After COVID-19 is it time for healthcare reform?

Written By Karunesh Saroya, Posted on April 20, 2020

Even though it’s hard to see right now, the COVID crisis gives us opportunities for the future. Opportunities to look at who we are and why we follow the paths we do currently. We are conservatives, there might be different types of conservatives reading this article, but we are conservatives overall. There are a few big questions we need to be asking ourselves, that should bring about changes when this is all over. 

As social conservatives we talk about our religious values along with our dedication to the moral issues, as fiscal conservatives we talk about our restraint and self-discipline, and on both sides as Conservatives we talk about our strength to give people the tools to stand on their own and be independent. 

This COVID crisis has proved a few things, however. 

From a moral standpoint we are handling the crisis well by trying to flatten the curve as best as we can. But from a medical standpoint, this crisis could have been handled better. 

Laboratories that could have been used for testing were closed prior to the COVID crisis, in our attempt to balance the budget. 

We made cuts to the medical staff as a whole in order to do the same.  A deal was forced through the budget which angered doctors and the public at large, as these were the men and women who are saving our communities from literally dying.

We didn’t need to be caught flat footed, and we cannot be caught flat footed again. Medical issues can strike at any time, whether it is COVID-19, SARS, the avian flu or whatever Earth tosses our way. This recent crisis has only made the existing holes in our system more obvious. 

When we talk about moral values such as saving life, that needs to apply to all, no matter what the issue, or no matter what their financial background is. We can talk about social programs and how some people ‘ride the system” but the medical field should not be one of those areas. 

We have now seen the consequences when lives are at stake, and when panic sets in. Your response may be that ‘only’ 5 people have died, but had our system been properly funded, it would mean that we could have lowered that number to zero. And of course, imagine those who have other medical issues that are made to steer clear of the hospitals and not get assistance on a day to day regular basis.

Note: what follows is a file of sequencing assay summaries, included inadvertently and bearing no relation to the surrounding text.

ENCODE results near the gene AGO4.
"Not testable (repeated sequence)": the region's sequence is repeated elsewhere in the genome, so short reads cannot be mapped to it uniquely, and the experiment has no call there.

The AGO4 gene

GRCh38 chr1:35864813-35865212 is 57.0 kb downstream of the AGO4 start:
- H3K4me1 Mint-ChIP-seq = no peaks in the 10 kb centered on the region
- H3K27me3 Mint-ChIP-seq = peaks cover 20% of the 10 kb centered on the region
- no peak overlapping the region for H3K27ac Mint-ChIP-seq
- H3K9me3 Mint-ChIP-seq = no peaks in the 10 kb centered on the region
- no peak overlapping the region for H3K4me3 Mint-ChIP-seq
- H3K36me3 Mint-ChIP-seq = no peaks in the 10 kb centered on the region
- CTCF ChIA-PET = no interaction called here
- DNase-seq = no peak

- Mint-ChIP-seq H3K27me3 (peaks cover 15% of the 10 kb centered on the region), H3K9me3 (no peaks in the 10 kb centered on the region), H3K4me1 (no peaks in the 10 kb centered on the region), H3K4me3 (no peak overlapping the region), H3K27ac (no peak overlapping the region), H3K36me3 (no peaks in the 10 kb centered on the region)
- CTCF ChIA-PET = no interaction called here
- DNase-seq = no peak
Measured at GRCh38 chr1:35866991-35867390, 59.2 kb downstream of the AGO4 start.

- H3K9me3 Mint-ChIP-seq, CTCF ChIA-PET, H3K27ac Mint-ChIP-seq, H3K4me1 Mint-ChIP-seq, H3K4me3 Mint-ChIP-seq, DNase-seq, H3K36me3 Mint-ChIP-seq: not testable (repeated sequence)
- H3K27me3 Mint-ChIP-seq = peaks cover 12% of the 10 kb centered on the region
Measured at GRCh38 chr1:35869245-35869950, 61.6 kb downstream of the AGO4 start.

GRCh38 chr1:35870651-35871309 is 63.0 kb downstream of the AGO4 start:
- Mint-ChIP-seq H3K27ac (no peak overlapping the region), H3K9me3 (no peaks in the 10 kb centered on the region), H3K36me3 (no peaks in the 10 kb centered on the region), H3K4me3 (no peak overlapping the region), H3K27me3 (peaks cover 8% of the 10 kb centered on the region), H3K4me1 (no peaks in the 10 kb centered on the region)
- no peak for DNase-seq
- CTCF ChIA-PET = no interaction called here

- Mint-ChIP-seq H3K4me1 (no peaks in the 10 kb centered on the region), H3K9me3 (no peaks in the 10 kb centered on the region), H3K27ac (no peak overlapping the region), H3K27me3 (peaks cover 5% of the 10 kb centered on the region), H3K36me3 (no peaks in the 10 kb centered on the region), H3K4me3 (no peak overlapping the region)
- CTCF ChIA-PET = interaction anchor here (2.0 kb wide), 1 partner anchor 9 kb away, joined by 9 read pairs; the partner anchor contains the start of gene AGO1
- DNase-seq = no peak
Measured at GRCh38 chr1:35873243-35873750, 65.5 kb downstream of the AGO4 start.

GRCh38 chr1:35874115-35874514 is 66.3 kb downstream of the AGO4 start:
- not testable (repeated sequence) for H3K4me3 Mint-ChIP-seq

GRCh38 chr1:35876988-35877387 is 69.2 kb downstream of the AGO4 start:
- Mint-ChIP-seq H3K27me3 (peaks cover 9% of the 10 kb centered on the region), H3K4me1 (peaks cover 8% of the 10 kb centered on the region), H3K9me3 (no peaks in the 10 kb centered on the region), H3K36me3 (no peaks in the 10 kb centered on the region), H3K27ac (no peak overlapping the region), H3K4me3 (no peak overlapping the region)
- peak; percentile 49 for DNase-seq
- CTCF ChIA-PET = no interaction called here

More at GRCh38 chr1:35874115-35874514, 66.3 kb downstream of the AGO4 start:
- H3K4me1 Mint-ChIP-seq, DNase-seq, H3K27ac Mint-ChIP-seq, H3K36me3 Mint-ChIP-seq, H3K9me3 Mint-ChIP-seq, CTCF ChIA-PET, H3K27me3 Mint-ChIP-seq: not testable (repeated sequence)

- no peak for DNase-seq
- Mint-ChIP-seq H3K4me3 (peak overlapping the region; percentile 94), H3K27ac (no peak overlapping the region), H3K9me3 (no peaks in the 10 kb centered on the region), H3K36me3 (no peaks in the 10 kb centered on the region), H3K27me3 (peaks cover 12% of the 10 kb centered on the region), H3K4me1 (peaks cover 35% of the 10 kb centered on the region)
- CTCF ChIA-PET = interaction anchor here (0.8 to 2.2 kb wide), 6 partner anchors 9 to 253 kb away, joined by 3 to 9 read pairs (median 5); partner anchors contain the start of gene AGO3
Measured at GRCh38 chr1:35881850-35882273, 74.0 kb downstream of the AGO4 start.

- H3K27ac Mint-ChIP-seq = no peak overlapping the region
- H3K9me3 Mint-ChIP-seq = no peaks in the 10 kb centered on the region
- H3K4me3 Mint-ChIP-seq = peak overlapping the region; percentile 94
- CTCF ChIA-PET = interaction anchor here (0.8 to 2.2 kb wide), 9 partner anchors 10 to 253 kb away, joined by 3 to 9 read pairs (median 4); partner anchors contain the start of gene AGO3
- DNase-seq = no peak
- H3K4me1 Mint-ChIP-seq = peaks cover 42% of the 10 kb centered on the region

It’s time to say that we have a health care system that actually delivers, where people don’t have to wait a month or two or years for surgeries. It’s time to say that we want a properly funded system, and that’s it. Because if the predictions are correct then there will be MORE pandemics after Corona has been dealt with, not less.

Some may say the answer to this is to create a two-tiered system with the private sector involved. The corona crisis has also shown us the biggest hole with that logic. Single tier systems can respond more rapidly to any emergency than those with the private sector. It is easier to utilize resources instead of having to fight over the little resources there are. 

Let’s get ahead of the curve and determine that we will have a public system that is strong enough that we don’t even have to worry about any disease in the future. Because let’s face it, as much as we loathe debt, if we don’t properly finance the medical system, then we’ll find ourselves constantly spending $20 billion just to recover from the fall out of every illness that comes our way.

Karunesh Saroya

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